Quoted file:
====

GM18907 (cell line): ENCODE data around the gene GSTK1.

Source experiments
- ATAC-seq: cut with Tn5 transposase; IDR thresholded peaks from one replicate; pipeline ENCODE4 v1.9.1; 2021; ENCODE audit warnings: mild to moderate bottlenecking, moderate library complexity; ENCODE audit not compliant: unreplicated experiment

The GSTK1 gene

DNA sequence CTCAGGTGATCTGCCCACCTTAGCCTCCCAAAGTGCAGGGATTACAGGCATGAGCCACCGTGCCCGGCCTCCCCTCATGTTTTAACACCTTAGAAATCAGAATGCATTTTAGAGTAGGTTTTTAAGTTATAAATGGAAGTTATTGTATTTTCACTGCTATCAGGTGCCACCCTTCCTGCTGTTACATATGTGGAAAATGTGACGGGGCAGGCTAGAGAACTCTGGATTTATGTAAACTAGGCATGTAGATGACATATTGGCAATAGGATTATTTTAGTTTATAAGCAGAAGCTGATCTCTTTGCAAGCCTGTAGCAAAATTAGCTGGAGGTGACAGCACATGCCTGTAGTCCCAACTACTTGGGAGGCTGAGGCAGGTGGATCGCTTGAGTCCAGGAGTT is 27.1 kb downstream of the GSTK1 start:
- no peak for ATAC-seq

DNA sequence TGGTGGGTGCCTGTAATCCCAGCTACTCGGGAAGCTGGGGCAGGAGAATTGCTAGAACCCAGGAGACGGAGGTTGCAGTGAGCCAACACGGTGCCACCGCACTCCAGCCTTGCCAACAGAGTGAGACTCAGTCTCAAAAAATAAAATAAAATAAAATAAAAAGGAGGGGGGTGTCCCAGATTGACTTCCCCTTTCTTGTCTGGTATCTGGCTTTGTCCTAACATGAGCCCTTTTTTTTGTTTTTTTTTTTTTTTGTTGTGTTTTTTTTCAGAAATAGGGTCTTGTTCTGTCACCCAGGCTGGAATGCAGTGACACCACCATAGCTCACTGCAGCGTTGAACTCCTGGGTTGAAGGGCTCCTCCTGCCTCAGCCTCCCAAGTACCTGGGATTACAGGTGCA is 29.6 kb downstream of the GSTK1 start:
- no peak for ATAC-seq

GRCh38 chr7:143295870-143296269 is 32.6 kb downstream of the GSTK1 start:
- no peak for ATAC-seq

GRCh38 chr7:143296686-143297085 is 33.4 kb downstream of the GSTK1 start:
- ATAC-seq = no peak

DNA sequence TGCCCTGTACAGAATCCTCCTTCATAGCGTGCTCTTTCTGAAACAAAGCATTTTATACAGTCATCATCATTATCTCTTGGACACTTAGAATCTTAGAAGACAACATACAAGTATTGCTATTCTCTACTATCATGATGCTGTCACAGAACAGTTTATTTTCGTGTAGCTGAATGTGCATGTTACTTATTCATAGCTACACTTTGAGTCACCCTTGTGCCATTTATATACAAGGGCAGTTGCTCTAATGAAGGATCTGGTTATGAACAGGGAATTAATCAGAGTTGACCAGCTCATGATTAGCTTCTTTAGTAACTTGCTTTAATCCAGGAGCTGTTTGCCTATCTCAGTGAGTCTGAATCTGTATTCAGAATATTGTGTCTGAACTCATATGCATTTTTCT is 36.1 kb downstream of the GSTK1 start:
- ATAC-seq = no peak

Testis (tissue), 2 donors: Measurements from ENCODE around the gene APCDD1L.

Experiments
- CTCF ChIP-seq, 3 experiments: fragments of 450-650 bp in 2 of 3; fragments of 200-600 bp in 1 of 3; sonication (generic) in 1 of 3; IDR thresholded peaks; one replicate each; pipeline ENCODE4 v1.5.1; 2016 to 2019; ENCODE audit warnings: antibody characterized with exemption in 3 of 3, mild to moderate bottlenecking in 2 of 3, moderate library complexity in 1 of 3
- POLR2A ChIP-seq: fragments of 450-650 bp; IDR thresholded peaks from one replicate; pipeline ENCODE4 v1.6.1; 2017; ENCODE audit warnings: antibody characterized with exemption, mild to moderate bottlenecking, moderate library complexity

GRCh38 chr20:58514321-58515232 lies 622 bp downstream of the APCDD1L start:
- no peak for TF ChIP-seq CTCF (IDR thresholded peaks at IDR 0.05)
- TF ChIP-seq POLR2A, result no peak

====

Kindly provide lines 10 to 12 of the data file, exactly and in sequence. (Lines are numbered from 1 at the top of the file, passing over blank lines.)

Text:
- no peak for ATAC-seq

GRCh38 chr7:143296686-143297085 is 33.4 kb downstream of the GSTK1 start:
- ATAC-seq = no peak